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Check out today's guest post with Laurie on writing!
Laurie previously visited A Backwards Story with a guest post regarding her previous novel,
BLAZE (Or Love in the Time of Supervillains.)
I've also previously reviewed BLAZE!
I really appreciate the way Laurie Boyle Crompton brings real, ordinary, everyday human beings to life. In BLAZE, she featured, among other things, a girl who loved comic books--and drawing them. In ADRENALINE CRUSH, she brings more non-traditional characters to life, from tattoo-decorated parents (complete with a mother sporting purple highlights) to a young, disabled war veteran. It's so nice to see characters that break the "normal" mode and think outside the box! The main character, Dyna, doesn't feel alive unless she's outdoors embracing life. Very little seems to scare her, and she's always willing to try new things. At times, it seems like Dyna is hiding something painful, but she always cuts her sentences short. Whatever it is, she didn't even reveal it to herself. And maybe "it" didn't exist outside of my own head. It took a while to embrace Dyna. Her personality completely changes as the novel progresses and she becomes more likable, though at the same time, I would have liked a little more consistency. Then again, maybe Dyna is hiding who she is after her accident. She's been scared into reality. Or maybe she just didn't want to rely on the shock factor when trying to build new relationships. I don't know. I did like her more as she evolved, however.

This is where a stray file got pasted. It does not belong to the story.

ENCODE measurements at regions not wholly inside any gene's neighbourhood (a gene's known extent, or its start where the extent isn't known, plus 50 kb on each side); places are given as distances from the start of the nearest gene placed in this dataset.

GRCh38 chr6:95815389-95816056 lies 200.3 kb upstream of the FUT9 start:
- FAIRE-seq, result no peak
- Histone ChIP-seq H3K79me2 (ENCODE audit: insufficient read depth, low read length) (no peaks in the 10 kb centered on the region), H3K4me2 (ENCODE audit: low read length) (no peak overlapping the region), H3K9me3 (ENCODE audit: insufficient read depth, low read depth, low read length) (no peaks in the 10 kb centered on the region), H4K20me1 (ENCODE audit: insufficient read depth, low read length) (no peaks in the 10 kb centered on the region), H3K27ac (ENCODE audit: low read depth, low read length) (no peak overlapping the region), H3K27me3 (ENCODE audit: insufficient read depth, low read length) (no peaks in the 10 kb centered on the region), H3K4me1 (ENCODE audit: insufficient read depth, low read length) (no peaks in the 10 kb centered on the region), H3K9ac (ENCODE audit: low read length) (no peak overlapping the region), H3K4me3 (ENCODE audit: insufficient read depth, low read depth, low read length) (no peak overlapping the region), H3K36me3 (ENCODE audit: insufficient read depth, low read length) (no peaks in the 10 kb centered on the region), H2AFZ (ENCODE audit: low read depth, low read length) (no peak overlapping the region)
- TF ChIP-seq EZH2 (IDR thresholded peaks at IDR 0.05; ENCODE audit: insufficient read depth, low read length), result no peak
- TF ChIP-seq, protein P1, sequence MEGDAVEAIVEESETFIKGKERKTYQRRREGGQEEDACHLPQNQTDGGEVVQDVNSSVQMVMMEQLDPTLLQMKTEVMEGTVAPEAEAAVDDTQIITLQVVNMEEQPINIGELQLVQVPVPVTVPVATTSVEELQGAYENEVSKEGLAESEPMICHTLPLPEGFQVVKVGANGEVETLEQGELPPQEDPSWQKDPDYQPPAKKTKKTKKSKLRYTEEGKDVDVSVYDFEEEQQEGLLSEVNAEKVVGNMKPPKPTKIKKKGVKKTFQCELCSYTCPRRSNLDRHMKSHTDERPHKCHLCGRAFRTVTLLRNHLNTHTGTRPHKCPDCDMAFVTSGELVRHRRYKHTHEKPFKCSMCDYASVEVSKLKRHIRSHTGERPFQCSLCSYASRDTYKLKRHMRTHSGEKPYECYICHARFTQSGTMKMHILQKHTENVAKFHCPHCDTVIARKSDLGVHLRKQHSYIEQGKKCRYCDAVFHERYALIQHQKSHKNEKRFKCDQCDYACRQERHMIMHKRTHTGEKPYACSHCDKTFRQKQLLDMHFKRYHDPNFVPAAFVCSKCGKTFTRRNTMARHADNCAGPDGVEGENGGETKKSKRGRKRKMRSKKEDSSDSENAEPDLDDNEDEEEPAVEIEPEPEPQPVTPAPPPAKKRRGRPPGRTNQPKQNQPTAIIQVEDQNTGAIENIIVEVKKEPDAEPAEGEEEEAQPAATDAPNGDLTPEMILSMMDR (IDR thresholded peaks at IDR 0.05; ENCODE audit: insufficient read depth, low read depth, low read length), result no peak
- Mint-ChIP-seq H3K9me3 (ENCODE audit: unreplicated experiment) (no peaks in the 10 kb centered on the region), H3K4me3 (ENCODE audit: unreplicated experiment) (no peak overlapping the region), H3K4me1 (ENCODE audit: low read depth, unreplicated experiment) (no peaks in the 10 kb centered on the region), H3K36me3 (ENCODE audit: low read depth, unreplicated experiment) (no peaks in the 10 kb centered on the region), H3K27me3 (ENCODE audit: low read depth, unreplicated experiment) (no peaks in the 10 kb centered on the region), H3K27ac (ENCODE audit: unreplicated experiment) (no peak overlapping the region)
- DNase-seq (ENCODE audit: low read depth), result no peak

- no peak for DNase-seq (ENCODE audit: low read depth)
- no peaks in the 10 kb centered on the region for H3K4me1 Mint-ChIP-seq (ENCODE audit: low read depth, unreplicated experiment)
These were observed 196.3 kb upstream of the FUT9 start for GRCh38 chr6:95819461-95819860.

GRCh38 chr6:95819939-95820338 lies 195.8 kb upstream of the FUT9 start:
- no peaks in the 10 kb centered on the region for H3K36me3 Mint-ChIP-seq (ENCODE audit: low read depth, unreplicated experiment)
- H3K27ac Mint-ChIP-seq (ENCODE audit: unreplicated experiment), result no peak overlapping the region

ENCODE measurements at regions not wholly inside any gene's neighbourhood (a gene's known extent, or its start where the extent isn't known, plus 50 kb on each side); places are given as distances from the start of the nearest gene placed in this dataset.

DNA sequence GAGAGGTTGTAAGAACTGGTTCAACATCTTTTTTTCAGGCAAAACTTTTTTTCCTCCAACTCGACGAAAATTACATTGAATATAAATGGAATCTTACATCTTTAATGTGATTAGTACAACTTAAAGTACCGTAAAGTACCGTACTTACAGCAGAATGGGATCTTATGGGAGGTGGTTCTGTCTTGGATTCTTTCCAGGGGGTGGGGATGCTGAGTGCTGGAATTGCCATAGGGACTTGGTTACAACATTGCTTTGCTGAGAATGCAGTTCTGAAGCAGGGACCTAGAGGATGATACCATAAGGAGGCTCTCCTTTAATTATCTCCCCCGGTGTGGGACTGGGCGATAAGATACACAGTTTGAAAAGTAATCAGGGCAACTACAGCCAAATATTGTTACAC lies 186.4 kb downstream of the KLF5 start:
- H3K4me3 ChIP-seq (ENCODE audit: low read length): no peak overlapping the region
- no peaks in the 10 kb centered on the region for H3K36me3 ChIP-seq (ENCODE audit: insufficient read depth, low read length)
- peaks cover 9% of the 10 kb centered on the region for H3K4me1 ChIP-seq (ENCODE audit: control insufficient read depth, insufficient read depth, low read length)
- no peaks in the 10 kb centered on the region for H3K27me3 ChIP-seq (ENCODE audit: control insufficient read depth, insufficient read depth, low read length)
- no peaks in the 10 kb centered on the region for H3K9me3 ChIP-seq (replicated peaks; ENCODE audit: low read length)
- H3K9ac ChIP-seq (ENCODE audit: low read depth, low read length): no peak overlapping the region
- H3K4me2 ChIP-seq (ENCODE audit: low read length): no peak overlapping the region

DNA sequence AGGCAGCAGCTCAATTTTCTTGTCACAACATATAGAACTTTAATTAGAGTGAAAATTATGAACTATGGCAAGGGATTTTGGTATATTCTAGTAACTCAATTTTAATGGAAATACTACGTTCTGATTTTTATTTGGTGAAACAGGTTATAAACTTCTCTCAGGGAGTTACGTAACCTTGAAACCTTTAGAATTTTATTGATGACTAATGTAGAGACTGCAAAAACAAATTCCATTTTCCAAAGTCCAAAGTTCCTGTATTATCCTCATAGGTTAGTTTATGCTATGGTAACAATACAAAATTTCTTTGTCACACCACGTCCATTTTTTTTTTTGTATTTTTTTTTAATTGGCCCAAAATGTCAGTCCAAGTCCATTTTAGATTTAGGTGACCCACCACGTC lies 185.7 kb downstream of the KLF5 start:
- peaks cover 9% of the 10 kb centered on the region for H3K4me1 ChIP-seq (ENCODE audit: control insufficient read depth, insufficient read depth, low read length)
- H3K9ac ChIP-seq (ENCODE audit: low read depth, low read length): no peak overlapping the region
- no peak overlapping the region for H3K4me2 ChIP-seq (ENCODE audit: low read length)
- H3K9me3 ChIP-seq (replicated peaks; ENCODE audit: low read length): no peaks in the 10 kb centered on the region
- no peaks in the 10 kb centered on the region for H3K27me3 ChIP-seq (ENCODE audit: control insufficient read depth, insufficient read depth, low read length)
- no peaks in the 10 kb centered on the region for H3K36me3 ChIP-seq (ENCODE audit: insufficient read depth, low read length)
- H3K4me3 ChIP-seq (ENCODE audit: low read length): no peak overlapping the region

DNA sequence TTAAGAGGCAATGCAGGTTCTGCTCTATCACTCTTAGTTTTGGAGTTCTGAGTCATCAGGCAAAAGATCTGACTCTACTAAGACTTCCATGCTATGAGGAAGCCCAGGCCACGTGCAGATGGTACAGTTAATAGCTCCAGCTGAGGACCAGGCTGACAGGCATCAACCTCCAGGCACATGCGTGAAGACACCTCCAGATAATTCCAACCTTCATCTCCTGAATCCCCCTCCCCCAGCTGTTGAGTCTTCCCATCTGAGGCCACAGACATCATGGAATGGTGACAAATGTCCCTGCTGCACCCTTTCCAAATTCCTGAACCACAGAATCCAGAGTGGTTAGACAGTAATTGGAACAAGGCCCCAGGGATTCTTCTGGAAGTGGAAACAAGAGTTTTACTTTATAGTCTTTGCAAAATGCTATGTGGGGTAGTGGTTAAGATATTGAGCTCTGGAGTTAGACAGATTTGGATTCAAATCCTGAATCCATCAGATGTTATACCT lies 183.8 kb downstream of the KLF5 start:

I also have mixed feelings on the alternative healing center that Dyna attends. I think it's awesome that patients are taught to conquer and overcome their fears. Certain assignments, however, are dangerous. Not everyone in the group is able--or willing--to do every assignment, and they shouldn't be required to. What if something goes wrong or not everyone is properly prepared/equipped to face someone else's assignment? I think the theory is great in moderation, and the group therapy sessions definitely helped Dyna, but I know I wouldn't sign up for this treatment style.
While there were a few problematic elements, there were some great ones, too. I loved the strong, healthy family dynamic so much. It's too rare in YA these days. And I love the ultimate message that Dyna embraces toward the end. The book is also under 200 pages, so it's great if you're looking for something laid-back to read in one sitting!